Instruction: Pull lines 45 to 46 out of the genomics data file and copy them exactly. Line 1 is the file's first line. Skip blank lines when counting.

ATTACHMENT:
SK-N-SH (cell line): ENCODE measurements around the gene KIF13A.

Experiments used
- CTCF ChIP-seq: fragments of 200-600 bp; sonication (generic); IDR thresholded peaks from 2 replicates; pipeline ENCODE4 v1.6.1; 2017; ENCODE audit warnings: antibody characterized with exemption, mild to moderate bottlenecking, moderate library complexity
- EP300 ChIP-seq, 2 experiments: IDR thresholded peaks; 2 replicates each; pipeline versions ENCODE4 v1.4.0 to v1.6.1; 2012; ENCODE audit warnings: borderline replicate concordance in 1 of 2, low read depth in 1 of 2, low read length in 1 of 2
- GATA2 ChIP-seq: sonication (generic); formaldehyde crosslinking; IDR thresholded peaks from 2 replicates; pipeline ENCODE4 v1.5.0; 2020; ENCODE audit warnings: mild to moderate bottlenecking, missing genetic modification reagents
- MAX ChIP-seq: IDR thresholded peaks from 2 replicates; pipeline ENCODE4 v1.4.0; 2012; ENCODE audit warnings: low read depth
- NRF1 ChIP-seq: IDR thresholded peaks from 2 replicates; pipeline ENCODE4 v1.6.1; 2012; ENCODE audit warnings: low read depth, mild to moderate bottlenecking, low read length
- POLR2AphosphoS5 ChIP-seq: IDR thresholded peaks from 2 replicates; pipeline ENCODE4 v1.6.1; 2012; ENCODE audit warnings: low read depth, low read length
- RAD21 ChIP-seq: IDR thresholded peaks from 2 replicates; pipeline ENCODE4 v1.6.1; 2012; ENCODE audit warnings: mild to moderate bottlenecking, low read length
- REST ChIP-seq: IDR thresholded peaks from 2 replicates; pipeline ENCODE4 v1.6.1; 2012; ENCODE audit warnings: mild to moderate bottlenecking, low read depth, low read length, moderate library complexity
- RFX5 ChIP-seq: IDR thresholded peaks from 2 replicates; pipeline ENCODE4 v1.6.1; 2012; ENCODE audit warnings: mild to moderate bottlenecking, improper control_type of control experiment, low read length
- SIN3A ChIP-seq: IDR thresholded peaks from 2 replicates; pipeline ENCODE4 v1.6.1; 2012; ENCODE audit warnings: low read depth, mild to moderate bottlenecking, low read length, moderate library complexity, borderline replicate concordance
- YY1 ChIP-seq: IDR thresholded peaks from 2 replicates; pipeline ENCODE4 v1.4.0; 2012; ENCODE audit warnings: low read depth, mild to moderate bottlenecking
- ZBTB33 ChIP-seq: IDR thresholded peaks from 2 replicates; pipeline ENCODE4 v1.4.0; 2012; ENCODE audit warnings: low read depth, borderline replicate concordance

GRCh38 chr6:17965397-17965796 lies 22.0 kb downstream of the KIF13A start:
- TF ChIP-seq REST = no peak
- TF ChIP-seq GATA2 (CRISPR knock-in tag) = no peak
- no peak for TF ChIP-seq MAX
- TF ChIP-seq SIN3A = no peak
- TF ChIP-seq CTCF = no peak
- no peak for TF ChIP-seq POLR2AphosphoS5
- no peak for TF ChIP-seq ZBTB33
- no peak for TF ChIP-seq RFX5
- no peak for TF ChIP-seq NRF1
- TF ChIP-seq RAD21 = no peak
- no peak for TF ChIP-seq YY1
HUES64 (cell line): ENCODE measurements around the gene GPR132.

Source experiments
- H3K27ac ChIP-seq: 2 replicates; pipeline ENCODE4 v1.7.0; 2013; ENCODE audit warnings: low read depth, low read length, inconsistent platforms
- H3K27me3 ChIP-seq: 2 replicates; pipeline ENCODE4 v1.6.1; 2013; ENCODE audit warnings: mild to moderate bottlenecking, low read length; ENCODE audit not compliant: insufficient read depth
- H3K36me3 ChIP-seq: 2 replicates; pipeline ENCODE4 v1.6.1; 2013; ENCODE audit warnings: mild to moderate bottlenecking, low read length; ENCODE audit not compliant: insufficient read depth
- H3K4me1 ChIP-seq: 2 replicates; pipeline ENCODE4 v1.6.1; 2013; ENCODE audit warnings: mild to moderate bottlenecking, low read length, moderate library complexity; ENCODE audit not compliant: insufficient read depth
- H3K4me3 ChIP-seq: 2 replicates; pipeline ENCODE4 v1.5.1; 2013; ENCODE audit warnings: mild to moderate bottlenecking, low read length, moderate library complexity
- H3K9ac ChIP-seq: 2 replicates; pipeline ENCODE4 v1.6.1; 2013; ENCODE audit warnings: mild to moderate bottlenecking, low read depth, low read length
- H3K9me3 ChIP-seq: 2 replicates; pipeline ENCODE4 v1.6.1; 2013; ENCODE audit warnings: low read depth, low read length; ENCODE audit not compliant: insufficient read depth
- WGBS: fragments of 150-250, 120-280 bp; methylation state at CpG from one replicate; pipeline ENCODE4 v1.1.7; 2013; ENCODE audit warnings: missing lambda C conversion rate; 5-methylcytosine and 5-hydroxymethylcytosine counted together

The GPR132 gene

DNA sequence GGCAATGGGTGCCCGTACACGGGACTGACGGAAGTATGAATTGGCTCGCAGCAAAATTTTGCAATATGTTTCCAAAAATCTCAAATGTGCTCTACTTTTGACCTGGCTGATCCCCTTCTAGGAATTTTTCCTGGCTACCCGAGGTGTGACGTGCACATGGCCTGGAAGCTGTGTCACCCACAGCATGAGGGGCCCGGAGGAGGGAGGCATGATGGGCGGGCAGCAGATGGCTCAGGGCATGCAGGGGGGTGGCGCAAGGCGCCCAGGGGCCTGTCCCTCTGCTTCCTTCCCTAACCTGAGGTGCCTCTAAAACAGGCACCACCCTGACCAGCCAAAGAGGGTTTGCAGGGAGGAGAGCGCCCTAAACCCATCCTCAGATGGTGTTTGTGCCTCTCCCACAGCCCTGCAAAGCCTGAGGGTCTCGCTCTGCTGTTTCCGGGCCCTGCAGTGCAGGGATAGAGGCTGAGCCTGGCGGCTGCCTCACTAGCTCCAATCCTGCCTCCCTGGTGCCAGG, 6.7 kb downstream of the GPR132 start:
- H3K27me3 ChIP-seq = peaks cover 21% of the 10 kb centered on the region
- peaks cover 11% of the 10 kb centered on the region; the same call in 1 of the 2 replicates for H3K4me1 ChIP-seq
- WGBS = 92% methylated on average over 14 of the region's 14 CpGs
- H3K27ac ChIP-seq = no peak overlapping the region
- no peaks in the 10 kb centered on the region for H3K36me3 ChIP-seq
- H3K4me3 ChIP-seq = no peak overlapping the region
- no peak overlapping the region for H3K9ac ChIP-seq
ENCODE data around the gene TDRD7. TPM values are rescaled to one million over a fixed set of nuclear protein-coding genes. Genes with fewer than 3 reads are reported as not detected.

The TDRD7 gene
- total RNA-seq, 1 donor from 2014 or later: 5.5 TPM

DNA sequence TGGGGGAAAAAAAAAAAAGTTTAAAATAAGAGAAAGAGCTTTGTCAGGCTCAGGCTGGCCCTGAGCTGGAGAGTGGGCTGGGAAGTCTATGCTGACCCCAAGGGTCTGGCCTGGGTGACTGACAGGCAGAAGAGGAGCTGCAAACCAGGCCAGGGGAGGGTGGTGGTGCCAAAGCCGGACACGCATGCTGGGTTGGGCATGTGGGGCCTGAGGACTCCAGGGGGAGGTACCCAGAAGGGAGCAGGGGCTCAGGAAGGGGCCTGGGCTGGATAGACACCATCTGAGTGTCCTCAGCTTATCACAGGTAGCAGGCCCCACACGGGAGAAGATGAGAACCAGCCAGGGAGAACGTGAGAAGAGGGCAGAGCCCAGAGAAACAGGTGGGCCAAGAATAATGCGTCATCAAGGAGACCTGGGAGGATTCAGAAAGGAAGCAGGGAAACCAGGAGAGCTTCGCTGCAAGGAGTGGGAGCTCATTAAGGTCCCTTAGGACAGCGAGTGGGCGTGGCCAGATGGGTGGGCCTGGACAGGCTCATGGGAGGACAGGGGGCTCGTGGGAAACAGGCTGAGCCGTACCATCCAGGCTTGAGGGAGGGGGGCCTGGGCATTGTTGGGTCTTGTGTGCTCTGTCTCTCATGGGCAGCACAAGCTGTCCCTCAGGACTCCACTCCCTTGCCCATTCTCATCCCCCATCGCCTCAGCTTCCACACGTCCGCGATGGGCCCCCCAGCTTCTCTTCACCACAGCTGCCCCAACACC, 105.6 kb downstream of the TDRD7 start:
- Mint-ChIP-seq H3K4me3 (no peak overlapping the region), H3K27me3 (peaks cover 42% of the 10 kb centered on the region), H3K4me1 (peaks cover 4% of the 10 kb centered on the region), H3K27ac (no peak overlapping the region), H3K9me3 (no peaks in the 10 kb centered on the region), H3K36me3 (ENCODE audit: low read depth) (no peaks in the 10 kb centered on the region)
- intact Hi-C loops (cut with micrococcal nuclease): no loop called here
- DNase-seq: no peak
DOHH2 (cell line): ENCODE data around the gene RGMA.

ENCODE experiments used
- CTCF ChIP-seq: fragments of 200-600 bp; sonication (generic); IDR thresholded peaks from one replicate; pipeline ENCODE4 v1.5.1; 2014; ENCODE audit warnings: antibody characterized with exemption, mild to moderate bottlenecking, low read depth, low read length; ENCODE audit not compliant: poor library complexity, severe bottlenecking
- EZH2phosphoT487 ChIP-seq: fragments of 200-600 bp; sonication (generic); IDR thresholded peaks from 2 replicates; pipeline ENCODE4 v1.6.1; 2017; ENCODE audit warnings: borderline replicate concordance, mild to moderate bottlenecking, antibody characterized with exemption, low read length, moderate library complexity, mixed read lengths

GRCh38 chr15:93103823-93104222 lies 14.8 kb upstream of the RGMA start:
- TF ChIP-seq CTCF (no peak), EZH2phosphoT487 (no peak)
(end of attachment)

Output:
- no peak overlapping the region for H3K9ac ChIP-seq
ENCODE data around the gene TDRD7. TPM values are rescaled to one million over a fixed set of nuclear protein-coding genes. Genes with fewer than 3 reads are reported as not detected.